Matthew 5:20 “For I tell you that unless your righteousness surpasses that of the Pharisees and the teachers of the law, you will certainly not enter the kingdom of heaven.”
No doubt the people in front of Jesus were surprised when he spoke these words. If someone calls you a Pharisee today, it is an insult. We tend to associate the Pharisees with hypocrisy, religious meanness, loveless legalism. But most people in Jesus’ day did not look at the Pharisees that way.
The Pharisees had a reputation for working harder than anyone at living a godly life. They took morality seriously. They were good citizens. They had family values. No moralists we might know ever worked harder at living a pure and holy life than these men. For Jesus to say to the people: “No. Their level of righteousness still is not good enough. You need to be better than them”– that was hard to accept.
The problem wasn’t so much with the way the Pharisees and teachers of the law lived their lives on the outside (although that also had some problems). The issue had more to do with what was going on inside. True righteousness is always a matter of the heart. The biblical term “righteousness” refers to more than human actions or standards. It always refers us to God’s judgment and standards. It refers to behavior or people that God could look at and say, “Innocent. Not guilty. Perfect.” For this, the Lord is always more concerned with the heart than he is with the hands. Attitudes matter as much as actions. And Jesus’ ministry revealed that the Pharisees had a bad attitude. Their good outward actions were not a reflection of their hearts.
Is that a problem with our own lives sometimes? We can make our lives look good on the outside. We make ourselves look happy and holy, especially when we are with other Christians. But our hearts are a problem. I am sure that you would be no more anxious to show me what your heart looks like than I would be to let you see mine. Jeremiah once described the human heart this way, “The heart is deceitful above all things and beyond cure. Who can understand it?” God sees this all the time, that our good actions are not always the reflection of good hearts. That’s a problem, because genuine righteousness is a matter of the heart.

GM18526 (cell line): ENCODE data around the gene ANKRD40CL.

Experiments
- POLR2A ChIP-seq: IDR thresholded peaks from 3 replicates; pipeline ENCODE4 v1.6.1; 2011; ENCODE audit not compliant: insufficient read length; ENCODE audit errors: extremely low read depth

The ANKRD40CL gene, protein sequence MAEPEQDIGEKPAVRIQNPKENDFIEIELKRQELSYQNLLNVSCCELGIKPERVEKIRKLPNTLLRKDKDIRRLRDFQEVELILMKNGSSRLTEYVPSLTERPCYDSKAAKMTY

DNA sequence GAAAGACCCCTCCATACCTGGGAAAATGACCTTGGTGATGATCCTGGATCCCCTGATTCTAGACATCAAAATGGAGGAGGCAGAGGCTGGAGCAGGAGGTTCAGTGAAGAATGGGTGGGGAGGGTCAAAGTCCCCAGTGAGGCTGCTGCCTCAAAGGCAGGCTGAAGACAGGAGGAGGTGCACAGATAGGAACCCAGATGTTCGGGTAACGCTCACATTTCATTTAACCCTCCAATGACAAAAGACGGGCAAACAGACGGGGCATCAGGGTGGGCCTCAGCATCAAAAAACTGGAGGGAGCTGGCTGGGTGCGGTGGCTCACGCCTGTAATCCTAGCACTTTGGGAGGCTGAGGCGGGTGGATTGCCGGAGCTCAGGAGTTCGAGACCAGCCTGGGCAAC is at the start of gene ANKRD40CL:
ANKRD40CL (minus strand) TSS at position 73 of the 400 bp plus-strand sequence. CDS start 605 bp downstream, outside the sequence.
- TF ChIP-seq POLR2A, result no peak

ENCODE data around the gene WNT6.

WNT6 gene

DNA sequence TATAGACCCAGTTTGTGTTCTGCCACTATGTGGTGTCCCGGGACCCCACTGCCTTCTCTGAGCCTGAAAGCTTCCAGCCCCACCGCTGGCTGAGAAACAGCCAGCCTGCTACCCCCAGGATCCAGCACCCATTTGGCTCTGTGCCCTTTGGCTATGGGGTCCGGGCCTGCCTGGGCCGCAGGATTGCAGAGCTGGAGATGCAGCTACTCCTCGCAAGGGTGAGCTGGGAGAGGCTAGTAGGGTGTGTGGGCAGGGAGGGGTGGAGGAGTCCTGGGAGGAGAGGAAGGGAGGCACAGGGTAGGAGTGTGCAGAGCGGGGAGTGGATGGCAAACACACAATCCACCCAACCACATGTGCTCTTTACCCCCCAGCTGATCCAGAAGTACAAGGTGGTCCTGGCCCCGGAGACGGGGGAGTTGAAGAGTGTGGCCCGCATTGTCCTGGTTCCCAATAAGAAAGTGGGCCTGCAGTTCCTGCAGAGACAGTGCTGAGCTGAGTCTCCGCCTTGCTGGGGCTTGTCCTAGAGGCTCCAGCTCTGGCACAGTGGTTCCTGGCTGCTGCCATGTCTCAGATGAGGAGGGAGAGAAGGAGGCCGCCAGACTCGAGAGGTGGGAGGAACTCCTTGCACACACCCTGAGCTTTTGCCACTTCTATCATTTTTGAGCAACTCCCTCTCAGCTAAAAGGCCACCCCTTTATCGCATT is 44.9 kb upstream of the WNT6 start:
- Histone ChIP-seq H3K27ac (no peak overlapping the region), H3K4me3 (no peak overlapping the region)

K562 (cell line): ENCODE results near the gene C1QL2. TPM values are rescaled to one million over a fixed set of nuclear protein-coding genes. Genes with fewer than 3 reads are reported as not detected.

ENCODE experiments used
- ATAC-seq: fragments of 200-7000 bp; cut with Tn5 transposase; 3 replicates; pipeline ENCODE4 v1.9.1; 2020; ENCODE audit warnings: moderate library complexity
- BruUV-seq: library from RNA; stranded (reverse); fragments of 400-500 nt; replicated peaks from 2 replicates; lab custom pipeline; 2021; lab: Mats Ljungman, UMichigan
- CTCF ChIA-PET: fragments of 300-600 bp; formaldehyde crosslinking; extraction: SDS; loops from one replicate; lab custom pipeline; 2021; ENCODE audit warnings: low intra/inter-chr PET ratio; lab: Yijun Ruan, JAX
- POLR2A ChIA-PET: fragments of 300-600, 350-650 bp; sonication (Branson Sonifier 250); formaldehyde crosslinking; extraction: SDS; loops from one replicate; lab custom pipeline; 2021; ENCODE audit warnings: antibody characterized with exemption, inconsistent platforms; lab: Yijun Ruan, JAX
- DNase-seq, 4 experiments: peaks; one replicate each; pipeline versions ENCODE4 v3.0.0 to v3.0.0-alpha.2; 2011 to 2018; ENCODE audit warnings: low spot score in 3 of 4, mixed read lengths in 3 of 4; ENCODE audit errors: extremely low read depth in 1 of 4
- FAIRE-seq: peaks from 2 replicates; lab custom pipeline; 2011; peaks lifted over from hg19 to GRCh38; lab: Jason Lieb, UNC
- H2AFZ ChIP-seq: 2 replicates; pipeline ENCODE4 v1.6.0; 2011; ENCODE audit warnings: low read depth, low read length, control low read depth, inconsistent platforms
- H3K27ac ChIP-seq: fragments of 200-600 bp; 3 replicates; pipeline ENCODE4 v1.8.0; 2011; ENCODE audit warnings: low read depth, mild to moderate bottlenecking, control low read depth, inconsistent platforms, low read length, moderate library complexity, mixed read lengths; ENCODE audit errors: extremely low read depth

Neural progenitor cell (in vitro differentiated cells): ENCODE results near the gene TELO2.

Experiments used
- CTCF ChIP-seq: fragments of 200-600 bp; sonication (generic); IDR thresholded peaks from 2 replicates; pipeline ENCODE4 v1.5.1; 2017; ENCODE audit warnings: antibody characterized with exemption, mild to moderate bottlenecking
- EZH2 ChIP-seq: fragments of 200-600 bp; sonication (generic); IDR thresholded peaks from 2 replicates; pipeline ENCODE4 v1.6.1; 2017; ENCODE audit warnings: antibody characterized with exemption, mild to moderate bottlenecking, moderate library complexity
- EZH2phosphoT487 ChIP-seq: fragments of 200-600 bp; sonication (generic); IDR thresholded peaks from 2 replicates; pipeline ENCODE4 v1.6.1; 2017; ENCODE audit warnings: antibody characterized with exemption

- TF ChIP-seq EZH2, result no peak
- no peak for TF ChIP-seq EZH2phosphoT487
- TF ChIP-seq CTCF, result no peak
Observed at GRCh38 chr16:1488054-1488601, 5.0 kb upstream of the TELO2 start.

If we are honest with ourselves, we are going to have to look outside ourselves for our righteousness. That is exactly what our Savior wants us to do. Trying harder isn’t going to save us. His words are driving us to look to him for help.
And the help we find is not Jesus showing us some nifty secrets for getting this all under control. His words offer nothing in the way of self-help. Instead, he says, “I will give you a real righteousness, because I will give you the credit for my perfect control of my anger, my mouth, and my hands. When you stand before the judgement seat of God, I will give you a perfect record of love and self-control, because it won’t be yours he sees, but mine. I will wipe away your angry thoughts, your loveless words, even violence and murder, with my blood shed at the cross. I forgave the anger of Joseph’s brothers, the insults of the thief crucified next to me, and the murders committed by Moses, David, and Paul. I will forgive your thoughts and actions, too.”
That is how our righteousness can surpass that of the Pharisees, or that of the moralists we know today. That is how Jesus’ righteousness will cleanse our guilty hearts.